Criminology at Malaspina: The Inside Story, Part 1

    When I first came to Malaspina in 1989, there were a smattering of criminology courses offered in the Calendar. Students could take criminology courses, but there were no credentials which they could earn.

    I was the Departmental Chair and taught 7 courses per year, in addition to my administrative responsibilities.

    Student Power

    In 1990, two students approached me and said that they would be able to transfer to SFU’s criminology program if they had two more courses. I told them that the budget was about to be finalized, but they would have greater influence if they went and spoke to the Vice President. They did.

    Within days, the VP called me into his office and said that he thought the idea of Malaspina students being able to transfer to SFU’s four year baccalaureate program was a "great idea". He authorized two new courses and I hired a new Crim instructor for the fall.

    One of those students who went to see the VP is now a constable with the Nanaimo RCMP. The other one did, in fact, go to SFU for his upper-level courses.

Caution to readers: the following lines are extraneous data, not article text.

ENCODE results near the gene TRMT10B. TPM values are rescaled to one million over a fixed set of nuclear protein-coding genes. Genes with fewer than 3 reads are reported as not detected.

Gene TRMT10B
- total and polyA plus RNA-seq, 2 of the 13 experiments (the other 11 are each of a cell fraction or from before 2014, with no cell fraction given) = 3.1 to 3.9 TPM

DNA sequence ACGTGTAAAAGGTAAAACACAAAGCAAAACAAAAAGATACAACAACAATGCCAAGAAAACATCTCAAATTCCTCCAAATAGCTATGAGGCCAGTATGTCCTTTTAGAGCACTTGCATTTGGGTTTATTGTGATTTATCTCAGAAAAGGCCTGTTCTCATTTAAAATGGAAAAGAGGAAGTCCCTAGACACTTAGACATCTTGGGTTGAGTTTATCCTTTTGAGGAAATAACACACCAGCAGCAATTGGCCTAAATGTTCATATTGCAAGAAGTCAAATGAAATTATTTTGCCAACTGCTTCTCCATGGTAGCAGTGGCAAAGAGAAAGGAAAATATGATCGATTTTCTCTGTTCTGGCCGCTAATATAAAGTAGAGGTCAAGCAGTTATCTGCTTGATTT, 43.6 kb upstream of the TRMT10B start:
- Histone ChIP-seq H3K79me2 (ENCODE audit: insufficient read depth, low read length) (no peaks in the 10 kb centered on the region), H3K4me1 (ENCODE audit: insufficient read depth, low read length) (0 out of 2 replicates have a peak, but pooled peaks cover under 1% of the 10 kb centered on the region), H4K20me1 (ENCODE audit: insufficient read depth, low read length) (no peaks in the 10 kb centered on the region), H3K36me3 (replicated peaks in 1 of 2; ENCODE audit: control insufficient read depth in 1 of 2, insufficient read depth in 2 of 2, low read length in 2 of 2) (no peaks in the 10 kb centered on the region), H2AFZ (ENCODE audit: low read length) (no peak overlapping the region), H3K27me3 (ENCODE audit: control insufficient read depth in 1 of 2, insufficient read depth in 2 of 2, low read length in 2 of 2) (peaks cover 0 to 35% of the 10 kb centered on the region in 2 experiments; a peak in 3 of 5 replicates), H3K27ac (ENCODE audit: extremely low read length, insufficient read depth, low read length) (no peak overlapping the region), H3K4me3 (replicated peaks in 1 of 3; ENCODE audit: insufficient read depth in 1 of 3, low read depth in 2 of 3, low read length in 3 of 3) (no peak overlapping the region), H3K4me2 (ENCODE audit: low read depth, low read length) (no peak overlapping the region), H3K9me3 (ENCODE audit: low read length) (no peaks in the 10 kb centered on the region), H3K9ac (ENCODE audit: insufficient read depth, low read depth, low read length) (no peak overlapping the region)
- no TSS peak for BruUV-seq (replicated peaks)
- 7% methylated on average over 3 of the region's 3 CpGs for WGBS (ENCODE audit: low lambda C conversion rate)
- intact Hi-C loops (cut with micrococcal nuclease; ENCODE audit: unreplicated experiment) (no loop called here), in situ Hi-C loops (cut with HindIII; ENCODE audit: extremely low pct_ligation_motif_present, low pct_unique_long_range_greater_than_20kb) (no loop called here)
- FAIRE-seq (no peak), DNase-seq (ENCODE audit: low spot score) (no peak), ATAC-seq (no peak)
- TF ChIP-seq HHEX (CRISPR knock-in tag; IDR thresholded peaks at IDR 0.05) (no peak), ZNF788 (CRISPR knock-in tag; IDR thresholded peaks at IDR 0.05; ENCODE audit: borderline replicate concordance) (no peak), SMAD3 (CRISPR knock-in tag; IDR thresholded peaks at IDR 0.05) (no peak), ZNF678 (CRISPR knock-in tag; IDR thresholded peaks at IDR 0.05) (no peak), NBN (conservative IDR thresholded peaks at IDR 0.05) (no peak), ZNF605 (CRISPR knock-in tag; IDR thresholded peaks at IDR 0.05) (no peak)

Great ideas, not enough time

    I was just starting my PhD at UBC in those days and much of my time was devoted to reading and studying for comprehensive exams. I had SEVEN courses to teach, admin responsibilities and the fun of raising an active 3 year old daughter.

    I was not able to put much thought or energy into developing a Crim diploma, especially when Mala at that time was developing transfer agreements with UVic. We were not, at that time, a degree-granting institution.

    I contacted SFU and asked them if they would be willing to enter into a transfer arrangement with us at Mala. Under the plan, it would look like this:

    • Vancouver Island students would be able to get a BA in Crim from SFU through Distance Education;

      • the actual teaching would be in-class, but using DE materials and faculty from SFU or Vancouver Island if the instructor had qualifications, i.e., a PhD in a relevant discipline.

      The idea sounded promising, but the School of Criminology ultimately withdrew their participation.

      I didn’t abandon the prospect of developing a BA for our students. Every year I heard more and more students ask why there wasn’t a BA in Crim on Vancouver Island.

      More later in Part 2

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